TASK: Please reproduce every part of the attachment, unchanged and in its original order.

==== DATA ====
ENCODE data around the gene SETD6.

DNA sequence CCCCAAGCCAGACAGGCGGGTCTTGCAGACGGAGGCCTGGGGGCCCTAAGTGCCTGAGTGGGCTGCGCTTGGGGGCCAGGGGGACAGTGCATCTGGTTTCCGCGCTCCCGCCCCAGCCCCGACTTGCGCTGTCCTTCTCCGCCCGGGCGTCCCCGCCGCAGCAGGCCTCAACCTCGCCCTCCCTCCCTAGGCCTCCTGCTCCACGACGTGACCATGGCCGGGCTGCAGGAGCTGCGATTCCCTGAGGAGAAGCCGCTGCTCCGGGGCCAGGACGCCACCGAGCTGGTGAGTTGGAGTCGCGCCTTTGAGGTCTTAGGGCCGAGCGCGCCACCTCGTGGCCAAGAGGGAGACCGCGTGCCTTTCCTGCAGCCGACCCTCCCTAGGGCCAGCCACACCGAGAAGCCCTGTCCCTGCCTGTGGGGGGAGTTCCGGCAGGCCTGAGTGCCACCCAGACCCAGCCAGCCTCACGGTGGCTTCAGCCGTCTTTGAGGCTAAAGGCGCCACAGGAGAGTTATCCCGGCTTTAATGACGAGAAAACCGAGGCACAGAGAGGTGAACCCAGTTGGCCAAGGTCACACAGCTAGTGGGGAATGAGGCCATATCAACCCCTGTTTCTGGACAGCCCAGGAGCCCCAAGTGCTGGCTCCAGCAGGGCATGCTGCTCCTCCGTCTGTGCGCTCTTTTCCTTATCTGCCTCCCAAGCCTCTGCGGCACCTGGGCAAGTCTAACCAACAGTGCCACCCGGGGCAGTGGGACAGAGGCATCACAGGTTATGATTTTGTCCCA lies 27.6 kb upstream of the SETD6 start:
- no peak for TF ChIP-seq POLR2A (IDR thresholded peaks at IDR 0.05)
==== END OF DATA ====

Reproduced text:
ENCODE data around the gene SETD6.

DNA sequence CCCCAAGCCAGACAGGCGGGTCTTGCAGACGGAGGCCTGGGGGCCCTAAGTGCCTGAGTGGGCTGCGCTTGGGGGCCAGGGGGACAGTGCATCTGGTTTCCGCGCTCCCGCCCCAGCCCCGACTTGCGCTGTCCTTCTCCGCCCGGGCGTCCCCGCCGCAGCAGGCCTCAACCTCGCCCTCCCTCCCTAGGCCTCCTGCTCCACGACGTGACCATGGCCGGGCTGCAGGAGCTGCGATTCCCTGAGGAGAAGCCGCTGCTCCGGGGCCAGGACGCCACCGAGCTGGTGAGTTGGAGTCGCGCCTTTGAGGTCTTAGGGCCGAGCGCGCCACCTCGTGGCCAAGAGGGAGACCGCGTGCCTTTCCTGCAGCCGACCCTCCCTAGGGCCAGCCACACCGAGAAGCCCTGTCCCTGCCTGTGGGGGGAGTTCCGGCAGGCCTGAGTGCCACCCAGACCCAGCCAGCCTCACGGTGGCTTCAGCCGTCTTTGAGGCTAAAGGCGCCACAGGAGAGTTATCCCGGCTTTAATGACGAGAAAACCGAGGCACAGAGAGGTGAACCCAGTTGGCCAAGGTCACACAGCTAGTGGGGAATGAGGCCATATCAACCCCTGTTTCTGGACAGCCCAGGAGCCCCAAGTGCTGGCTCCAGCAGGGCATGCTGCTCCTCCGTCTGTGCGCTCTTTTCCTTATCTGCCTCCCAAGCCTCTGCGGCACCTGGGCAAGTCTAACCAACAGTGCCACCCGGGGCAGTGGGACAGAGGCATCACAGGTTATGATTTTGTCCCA lies 27.6 kb upstream of the SETD6 start:
- no peak for TF ChIP-seq POLR2A (IDR thresholded peaks at IDR 0.05)